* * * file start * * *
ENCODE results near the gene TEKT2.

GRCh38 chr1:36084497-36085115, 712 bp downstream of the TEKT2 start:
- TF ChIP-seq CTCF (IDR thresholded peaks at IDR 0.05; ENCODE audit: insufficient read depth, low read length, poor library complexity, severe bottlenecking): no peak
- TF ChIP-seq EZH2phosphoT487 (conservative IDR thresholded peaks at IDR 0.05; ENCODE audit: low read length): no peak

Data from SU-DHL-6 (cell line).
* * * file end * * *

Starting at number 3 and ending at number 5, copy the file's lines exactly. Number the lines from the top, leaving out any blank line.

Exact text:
- TF ChIP-seq CTCF (IDR thresholded peaks at IDR 0.05; ENCODE audit: insufficient read depth, low read length, poor library complexity, severe bottlenecking): no peak
- TF ChIP-seq EZH2phosphoT487 (conservative IDR thresholded peaks at IDR 0.05; ENCODE audit: low read length): no peak

Data from SU-DHL-6 (cell line).